I’ve been teaching German one-to-one and in group settings for many years. I now find myself helping students learn German online to continue earning a living and to minimise disruption to existing students so that they can progress with their German language studies during this Covid19 crisis or upskills by learning German online.
Until February 2020, I was no advocate for online learning. What are my views today with e-learning being the dernier cri?
Online German lessons
A stable internet connection with enough internet bandwidth at both ends is essential to conduct lessons successfully via the data highway.
A desktop, laptop or tablet computer using headphones with a built-in microphone to minimise background noise is ideal. Mobile phones are a little on the small side.
The question now arises, which platform to use? I’ve used Facetime, Skype, Zoom, WebEx, Teams and Google Hangouts during the past month. I am yet to try the Houseparty platform.
Skype is a great platform that offers the exchange of notes and files with course material. Screen-sharing is also possible. The sound and picture quality aren’t always consistent, though. A good feature is that Skype stores the chat history you want to refer to during subsequent lessons. My recommendation is that students still take notes during lessons.
Facetime, on the other hand, offers no facilities to exchange notes or files, nor does it allow sharing screens. I would therefore discount FaceTime for e-learning.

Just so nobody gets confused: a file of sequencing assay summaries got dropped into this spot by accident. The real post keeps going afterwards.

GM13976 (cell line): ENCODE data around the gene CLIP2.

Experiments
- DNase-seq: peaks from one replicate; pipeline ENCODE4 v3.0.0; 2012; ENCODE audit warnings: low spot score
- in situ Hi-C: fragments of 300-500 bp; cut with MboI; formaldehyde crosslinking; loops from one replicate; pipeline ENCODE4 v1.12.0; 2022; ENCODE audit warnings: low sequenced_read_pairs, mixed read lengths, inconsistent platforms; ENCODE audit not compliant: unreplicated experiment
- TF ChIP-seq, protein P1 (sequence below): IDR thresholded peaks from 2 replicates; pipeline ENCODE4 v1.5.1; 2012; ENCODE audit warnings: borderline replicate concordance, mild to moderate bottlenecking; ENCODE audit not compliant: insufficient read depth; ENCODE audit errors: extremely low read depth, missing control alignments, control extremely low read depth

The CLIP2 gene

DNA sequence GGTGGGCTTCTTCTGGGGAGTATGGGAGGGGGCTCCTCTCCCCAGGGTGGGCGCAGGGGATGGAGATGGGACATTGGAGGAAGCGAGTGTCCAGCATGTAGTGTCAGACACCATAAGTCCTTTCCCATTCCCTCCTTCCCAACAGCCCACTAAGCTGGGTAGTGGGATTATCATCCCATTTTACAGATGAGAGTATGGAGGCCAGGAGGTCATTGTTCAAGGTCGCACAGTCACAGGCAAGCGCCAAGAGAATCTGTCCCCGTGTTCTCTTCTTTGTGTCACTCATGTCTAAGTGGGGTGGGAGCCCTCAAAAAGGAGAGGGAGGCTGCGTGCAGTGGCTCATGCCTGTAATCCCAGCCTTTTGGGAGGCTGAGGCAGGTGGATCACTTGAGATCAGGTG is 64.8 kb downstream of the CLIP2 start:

WebEx and Teams offer the same functionality as Skype. Both apps need to be downloaded, seem to be using a fair bit of RAM and may slow down older computers with insufficient memory.
Zoom also requires downloading but uses minimal RAM, and the picture and sound quality are excellent. Google Hangouts, however, doesn’t require downloading as it works with the internet browser. Zoom and Google Hangout offers the same benefits as Skype but provides superior picture and sound. They are, therefore, my favourites.
Online German courses
An online German course is excellent as an interim solution, but it lacks the immediacy of contact with no accurate eye contact and less real dialogue. Teaching also requires teachers to learn about their students, which doesn’t happen much during online learning. If not planned well ahead, e-learning can mutate into a one-size-fits-all scenario, with students losing out on the conventional learning experience.
I prefer face-to-face lessons, and post-crisis, I will return to conventional teaching.